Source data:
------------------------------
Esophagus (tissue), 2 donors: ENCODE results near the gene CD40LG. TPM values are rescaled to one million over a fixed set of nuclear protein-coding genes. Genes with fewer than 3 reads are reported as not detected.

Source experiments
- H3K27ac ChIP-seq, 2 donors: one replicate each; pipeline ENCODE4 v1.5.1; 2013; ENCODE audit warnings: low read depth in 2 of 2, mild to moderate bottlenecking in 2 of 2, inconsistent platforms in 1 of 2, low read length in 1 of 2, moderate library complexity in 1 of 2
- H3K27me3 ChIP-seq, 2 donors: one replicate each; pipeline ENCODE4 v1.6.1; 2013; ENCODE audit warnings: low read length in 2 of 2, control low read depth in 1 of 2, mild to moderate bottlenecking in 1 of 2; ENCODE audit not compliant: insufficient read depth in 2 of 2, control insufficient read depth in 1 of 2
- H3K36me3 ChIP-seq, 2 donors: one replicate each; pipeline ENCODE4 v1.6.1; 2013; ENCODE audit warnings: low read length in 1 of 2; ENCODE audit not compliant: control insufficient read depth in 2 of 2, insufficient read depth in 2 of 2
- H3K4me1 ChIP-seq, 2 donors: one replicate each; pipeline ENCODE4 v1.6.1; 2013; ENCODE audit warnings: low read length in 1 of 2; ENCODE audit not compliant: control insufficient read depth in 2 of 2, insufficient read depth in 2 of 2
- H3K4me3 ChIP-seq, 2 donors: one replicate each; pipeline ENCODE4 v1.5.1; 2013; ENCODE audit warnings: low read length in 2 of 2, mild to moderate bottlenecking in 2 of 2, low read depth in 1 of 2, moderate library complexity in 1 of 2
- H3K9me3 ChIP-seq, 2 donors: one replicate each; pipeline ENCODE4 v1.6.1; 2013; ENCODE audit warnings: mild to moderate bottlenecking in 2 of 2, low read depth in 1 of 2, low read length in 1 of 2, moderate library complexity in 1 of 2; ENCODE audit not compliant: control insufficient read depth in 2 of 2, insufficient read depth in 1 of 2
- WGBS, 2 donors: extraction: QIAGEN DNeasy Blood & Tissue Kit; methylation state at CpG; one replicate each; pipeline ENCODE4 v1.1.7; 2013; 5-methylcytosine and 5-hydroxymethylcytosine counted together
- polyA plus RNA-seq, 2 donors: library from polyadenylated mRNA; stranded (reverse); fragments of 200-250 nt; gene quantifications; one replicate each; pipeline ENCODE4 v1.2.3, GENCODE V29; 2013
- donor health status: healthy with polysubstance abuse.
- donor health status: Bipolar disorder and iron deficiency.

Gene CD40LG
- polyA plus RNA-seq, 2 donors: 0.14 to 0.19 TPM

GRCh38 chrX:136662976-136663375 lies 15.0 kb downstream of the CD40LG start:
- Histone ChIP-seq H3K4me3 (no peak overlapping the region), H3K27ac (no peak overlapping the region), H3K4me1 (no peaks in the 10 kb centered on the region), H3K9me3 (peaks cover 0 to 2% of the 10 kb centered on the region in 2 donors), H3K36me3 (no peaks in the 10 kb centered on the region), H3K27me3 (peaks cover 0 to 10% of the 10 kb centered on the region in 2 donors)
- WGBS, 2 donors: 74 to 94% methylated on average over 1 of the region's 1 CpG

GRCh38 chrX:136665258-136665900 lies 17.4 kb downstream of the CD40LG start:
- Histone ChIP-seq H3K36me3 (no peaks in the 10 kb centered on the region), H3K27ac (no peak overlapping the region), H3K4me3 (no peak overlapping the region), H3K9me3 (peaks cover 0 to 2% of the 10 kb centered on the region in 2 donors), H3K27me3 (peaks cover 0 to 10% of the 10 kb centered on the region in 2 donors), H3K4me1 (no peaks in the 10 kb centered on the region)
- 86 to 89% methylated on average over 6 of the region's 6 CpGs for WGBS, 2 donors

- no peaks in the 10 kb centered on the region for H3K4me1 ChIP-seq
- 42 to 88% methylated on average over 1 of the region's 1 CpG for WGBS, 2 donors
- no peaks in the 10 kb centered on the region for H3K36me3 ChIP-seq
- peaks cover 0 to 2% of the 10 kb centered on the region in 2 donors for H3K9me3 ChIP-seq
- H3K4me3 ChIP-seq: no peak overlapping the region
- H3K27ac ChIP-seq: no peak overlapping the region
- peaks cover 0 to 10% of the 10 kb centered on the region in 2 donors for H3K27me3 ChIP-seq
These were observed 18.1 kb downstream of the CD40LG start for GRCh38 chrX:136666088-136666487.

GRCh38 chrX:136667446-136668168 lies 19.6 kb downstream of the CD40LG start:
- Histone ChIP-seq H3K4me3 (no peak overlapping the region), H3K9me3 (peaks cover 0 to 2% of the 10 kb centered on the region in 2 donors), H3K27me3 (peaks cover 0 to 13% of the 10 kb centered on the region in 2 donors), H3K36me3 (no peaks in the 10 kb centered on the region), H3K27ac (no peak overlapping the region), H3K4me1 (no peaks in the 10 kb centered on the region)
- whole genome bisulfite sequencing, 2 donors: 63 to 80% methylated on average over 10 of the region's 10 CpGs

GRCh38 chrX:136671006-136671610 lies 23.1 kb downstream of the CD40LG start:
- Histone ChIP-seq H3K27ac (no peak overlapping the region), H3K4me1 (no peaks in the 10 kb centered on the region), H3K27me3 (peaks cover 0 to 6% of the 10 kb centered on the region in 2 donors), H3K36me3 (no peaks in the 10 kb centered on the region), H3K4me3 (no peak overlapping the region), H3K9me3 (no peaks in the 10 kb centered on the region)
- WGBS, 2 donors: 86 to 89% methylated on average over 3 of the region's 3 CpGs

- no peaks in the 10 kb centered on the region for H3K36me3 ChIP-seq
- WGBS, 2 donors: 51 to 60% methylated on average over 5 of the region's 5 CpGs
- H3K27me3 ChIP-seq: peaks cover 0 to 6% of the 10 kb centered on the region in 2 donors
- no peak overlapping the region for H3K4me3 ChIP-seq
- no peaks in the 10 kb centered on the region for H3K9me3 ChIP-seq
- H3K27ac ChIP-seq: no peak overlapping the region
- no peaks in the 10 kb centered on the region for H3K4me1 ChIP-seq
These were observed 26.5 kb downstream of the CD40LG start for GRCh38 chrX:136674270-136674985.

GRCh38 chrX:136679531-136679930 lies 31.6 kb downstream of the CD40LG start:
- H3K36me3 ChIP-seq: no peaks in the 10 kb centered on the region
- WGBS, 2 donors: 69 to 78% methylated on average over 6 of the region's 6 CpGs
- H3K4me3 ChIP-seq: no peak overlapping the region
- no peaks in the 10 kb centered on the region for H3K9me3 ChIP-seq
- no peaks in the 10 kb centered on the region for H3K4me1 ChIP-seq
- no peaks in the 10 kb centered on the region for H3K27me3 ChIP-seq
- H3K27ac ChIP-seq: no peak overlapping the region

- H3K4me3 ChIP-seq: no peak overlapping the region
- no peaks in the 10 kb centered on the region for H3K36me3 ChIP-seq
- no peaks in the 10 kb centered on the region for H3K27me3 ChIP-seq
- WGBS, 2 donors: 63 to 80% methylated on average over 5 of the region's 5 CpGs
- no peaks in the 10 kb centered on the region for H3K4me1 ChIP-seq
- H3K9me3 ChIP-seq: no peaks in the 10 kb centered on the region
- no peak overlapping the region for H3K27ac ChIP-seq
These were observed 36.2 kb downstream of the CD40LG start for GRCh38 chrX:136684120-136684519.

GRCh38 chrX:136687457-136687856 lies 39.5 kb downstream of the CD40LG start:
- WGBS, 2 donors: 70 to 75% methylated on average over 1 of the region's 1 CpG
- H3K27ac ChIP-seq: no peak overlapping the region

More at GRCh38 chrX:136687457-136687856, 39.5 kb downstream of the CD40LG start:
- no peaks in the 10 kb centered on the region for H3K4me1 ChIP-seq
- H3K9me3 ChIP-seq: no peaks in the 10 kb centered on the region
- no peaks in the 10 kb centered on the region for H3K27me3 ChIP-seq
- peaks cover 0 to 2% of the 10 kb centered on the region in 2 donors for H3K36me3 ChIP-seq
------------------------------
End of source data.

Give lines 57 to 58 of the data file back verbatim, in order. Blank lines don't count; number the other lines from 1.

- no peak overlapping the region for H3K27ac ChIP-seq
These were observed 36.2 kb downstream of the CD40LG start for GRCh38 chrX:136684120-136684519.